What Mr. Brideau is trying to create is a critical mass of smaller, boutique-style commercial establishments that shoppers won’t find elsewhere in the region. If he is able to create a cluster among the many heritage buildings of the Uptown, it will cement the neighbourhood’s future as a vibrant urban centre in which to shop and play.
We applaud Historica’s latest plans and urge the city to take the hint and become more active to create conditions which will spur additional projects like this in our Uptown core.
Three New Brunswick businesses are teaming up to bring a mix of local food, beer and art to an historic building in uptown Saint John.
Keith Brideau, the president of Historica Developments, says the new Canterbury Carpark will open in November 2015. (CBC)
Historica Developments, owners of the Canterbury Carpark, a Victorian-era commercial building in the Trinity Royal district of Saint John, announced Thursday that Picaroons Traditional Ales, Real Food Connections and a Buckland Merrifield Art Gallery will occupy the main floor of the building.
Keith Brideau, the president of Historica Developments, says the combination of businesses will be a great addition to uptown Saint John.
"We have local food, local beer and local art. I really don't think it gets much better than that," said Brideau.
"It's going to become the place to be in uptown Saint John, and probably New Brunswick, for that matter," he said.
The upper floors of the building will be apartments.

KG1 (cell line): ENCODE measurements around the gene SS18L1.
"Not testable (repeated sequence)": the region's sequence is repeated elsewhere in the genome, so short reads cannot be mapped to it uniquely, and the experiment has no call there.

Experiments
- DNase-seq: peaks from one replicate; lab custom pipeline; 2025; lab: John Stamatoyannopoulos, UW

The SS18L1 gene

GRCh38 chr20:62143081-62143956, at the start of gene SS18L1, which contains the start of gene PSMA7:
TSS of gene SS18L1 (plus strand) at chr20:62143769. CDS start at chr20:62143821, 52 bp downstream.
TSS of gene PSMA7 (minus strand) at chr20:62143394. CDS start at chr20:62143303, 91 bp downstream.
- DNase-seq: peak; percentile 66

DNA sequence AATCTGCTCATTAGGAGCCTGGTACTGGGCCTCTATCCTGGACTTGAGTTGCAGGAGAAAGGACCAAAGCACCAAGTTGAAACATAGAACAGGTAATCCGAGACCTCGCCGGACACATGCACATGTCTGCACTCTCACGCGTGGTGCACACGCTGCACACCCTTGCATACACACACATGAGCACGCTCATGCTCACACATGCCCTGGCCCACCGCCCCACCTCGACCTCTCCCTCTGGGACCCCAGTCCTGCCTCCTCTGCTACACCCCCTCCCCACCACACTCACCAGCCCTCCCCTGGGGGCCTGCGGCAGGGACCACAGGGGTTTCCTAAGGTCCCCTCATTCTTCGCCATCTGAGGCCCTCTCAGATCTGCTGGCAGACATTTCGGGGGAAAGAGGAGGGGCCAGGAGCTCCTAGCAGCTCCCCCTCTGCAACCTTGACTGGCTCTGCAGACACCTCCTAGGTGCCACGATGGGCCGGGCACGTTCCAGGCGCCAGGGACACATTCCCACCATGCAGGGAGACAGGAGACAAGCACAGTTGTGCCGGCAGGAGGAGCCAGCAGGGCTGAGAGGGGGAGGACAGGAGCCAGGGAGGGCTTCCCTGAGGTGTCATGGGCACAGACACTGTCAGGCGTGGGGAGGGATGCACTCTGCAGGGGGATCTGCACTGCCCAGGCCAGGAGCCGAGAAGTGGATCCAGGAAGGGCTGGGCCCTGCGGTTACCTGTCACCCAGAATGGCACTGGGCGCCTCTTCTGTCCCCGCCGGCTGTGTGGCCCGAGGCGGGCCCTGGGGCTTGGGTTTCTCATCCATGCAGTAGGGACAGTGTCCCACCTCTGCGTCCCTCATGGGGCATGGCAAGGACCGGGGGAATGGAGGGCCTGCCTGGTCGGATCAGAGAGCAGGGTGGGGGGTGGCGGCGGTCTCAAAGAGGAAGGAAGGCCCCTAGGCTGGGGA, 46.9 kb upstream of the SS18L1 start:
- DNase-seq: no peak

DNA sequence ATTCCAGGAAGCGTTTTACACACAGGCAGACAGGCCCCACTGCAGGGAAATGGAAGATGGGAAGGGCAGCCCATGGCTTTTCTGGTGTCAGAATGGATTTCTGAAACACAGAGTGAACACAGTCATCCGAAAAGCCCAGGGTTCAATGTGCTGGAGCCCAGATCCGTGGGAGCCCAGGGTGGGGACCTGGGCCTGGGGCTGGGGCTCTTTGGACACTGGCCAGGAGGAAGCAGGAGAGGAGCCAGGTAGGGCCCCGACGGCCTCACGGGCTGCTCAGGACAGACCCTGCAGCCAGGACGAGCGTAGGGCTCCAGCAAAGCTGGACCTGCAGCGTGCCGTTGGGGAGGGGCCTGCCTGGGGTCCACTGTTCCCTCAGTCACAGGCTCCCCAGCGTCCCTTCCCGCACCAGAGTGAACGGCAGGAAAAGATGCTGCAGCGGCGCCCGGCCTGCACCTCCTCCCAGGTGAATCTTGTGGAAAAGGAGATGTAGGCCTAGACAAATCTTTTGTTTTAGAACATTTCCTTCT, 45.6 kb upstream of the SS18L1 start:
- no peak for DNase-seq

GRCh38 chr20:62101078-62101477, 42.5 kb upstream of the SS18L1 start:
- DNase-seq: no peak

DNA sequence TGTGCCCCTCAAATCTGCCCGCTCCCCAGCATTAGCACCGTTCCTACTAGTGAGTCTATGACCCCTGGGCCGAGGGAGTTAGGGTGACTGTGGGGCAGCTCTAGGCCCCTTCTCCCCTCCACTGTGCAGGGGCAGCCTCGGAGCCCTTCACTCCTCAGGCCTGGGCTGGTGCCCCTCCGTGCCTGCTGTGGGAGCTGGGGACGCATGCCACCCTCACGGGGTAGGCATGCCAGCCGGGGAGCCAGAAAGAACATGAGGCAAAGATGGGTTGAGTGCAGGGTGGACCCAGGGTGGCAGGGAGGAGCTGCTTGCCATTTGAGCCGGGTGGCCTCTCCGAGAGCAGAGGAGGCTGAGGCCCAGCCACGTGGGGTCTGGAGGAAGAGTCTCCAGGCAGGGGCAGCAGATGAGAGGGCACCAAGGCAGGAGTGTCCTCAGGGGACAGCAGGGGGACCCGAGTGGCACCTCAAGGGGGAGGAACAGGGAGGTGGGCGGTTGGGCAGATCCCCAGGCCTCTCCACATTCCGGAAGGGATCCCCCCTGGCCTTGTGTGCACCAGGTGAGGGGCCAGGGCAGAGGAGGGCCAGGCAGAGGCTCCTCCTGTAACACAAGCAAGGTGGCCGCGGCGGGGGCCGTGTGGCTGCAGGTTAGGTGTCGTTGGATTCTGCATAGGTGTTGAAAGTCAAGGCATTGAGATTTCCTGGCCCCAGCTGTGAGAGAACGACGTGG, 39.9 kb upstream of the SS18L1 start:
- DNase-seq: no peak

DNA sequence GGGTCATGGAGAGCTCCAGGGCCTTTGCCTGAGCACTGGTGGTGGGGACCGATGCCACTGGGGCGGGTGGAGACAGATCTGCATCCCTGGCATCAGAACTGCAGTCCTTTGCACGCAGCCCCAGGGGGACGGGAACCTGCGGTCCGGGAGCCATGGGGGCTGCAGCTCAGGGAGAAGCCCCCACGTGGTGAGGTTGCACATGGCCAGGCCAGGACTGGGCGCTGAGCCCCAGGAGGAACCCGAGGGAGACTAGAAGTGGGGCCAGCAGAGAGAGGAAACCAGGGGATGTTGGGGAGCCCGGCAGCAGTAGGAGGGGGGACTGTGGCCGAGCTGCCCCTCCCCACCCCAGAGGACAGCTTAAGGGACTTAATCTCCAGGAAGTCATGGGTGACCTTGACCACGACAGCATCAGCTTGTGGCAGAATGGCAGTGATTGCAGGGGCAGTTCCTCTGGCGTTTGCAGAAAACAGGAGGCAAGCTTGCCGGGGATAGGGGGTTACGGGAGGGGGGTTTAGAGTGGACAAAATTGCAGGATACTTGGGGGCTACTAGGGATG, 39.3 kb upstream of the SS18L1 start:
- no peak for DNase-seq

A Historica press release states the art gallery is a partnership between Peter Buckland and Shannon Merrifield "that will bring the finest art and craft in New Brunswick to Saint John."
Levi Lawrence, the founder of Real Food Connections, is looking forward to the expansion to Saint John. (CBC)
Levi Lawrence, the founder of Real Food Connections, a locally-sourced meat and produce supplier in Fredericton, says he is excited to become part of what he calls "one of the best food scenes" in the entire province.
"We talked to chefs like Jessie Vergen, the East Coast Bistro, the new Port City Royal, Thandi's, Big Tide Brewery and Happinez, you've got all these great businesses that are devoted to a better food product, better food source, we wanted to be a part of that," he said.
Picaroons makes old new in Fredericton too Northampton Brewery, known for Picaroons Traditional Ales, is also expanding to the Canterbury Carpark building in the port city.